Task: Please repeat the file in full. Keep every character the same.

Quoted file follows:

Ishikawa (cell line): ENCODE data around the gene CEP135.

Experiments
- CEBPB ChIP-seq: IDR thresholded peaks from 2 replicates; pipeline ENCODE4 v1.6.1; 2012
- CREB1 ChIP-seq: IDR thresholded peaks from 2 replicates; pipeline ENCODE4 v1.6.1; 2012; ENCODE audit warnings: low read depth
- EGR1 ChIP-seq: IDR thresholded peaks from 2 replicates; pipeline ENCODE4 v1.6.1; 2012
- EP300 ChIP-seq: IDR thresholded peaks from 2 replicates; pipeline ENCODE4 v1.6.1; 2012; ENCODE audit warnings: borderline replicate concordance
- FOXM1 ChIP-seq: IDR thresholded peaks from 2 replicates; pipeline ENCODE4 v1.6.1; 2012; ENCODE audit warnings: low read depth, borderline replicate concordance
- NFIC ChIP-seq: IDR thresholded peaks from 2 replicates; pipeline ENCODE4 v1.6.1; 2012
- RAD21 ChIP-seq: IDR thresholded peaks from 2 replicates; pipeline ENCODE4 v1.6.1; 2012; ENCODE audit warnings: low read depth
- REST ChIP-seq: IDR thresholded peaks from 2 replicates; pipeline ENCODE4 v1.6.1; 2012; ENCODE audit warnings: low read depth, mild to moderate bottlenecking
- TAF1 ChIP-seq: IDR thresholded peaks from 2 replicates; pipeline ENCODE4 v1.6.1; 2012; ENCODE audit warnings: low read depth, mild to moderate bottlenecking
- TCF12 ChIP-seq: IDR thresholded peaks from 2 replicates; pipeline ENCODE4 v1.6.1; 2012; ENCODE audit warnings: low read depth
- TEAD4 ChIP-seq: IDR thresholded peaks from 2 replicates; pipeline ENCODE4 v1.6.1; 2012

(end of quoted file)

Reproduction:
Ishikawa (cell line): ENCODE data around the gene CEP135.

Experiments
- CEBPB ChIP-seq: IDR thresholded peaks from 2 replicates; pipeline ENCODE4 v1.6.1; 2012
- CREB1 ChIP-seq: IDR thresholded peaks from 2 replicates; pipeline ENCODE4 v1.6.1; 2012; ENCODE audit warnings: low read depth
- EGR1 ChIP-seq: IDR thresholded peaks from 2 replicates; pipeline ENCODE4 v1.6.1; 2012
- EP300 ChIP-seq: IDR thresholded peaks from 2 replicates; pipeline ENCODE4 v1.6.1; 2012; ENCODE audit warnings: borderline replicate concordance
- FOXM1 ChIP-seq: IDR thresholded peaks from 2 replicates; pipeline ENCODE4 v1.6.1; 2012; ENCODE audit warnings: low read depth, borderline replicate concordance
- NFIC ChIP-seq: IDR thresholded peaks from 2 replicates; pipeline ENCODE4 v1.6.1; 2012
- RAD21 ChIP-seq: IDR thresholded peaks from 2 replicates; pipeline ENCODE4 v1.6.1; 2012; ENCODE audit warnings: low read depth
- REST ChIP-seq: IDR thresholded peaks from 2 replicates; pipeline ENCODE4 v1.6.1; 2012; ENCODE audit warnings: low read depth, mild to moderate bottlenecking
- TAF1 ChIP-seq: IDR thresholded peaks from 2 replicates; pipeline ENCODE4 v1.6.1; 2012; ENCODE audit warnings: low read depth, mild to moderate bottlenecking
- TCF12 ChIP-seq: IDR thresholded peaks from 2 replicates; pipeline ENCODE4 v1.6.1; 2012; ENCODE audit warnings: low read depth
- TEAD4 ChIP-seq: IDR thresholded peaks from 2 replicates; pipeline ENCODE4 v1.6.1; 2012